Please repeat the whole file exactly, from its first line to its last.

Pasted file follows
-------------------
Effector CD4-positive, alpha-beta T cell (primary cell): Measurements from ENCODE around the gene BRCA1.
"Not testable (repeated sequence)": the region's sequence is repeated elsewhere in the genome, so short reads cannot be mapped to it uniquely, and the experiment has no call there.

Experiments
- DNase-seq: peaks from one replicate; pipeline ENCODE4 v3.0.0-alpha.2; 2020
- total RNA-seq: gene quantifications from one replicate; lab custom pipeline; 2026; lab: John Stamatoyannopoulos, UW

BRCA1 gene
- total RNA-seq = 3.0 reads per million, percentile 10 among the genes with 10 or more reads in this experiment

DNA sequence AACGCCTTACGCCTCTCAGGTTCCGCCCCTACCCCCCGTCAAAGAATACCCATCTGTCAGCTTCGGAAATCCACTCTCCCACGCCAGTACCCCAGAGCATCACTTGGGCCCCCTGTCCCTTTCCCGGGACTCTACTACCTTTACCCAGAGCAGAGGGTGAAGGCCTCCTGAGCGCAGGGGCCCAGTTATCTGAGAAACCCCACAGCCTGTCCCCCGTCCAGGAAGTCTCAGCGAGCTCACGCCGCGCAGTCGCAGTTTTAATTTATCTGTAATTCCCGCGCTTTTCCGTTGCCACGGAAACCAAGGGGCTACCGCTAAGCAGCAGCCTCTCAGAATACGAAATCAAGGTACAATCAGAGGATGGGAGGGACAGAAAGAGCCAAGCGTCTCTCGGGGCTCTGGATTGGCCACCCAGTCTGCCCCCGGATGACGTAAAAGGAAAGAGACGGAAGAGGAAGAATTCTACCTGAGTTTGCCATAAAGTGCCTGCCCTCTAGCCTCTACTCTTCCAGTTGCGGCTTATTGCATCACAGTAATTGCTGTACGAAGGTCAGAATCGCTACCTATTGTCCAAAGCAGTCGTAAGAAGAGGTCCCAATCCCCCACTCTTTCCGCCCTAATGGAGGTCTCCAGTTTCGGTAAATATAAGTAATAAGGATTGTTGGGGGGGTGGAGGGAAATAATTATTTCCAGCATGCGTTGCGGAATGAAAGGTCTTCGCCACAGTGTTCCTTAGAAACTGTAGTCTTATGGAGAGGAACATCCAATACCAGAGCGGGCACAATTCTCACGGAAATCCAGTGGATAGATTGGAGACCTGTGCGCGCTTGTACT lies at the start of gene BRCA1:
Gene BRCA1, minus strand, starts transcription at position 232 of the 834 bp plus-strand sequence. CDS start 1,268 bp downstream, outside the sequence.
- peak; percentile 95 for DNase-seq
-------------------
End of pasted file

Effector CD4-positive, alpha-beta T cell (primary cell): Measurements from ENCODE around the gene BRCA1.
"Not testable (repeated sequence)": the region's sequence is repeated elsewhere in the genome, so short reads cannot be mapped to it uniquely, and the experiment has no call there.

Experiments
- DNase-seq: peaks from one replicate; pipeline ENCODE4 v3.0.0-alpha.2; 2020
- total RNA-seq: gene quantifications from one replicate; lab custom pipeline; 2026; lab: John Stamatoyannopoulos, UW

BRCA1 gene
- total RNA-seq = 3.0 reads per million, percentile 10 among the genes with 10 or more reads in this experiment

DNA sequence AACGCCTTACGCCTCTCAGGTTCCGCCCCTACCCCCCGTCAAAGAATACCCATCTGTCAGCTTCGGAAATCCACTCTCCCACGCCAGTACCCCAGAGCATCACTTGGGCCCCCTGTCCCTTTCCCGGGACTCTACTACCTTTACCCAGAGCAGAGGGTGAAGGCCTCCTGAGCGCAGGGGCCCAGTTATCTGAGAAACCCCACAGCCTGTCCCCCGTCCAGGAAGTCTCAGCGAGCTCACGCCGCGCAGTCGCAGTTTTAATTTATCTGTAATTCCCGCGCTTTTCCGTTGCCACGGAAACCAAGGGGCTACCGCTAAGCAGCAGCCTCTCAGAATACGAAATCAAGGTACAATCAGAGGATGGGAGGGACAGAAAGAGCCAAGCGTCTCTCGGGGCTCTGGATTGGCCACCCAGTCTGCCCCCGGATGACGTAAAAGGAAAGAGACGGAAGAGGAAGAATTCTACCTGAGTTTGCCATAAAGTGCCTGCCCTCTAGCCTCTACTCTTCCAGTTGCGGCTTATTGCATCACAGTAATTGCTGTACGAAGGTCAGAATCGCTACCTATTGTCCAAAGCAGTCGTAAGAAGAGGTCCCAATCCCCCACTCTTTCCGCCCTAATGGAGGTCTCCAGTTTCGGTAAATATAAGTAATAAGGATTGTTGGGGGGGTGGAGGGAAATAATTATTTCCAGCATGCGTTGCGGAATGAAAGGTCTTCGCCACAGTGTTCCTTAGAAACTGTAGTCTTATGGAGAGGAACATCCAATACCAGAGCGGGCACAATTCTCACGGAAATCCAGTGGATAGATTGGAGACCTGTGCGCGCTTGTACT lies at the start of gene BRCA1:
Gene BRCA1, minus strand, starts transcription at position 232 of the 834 bp plus-strand sequence. CDS start 1,268 bp downstream, outside the sequence.
- peak; percentile 95 for DNase-seq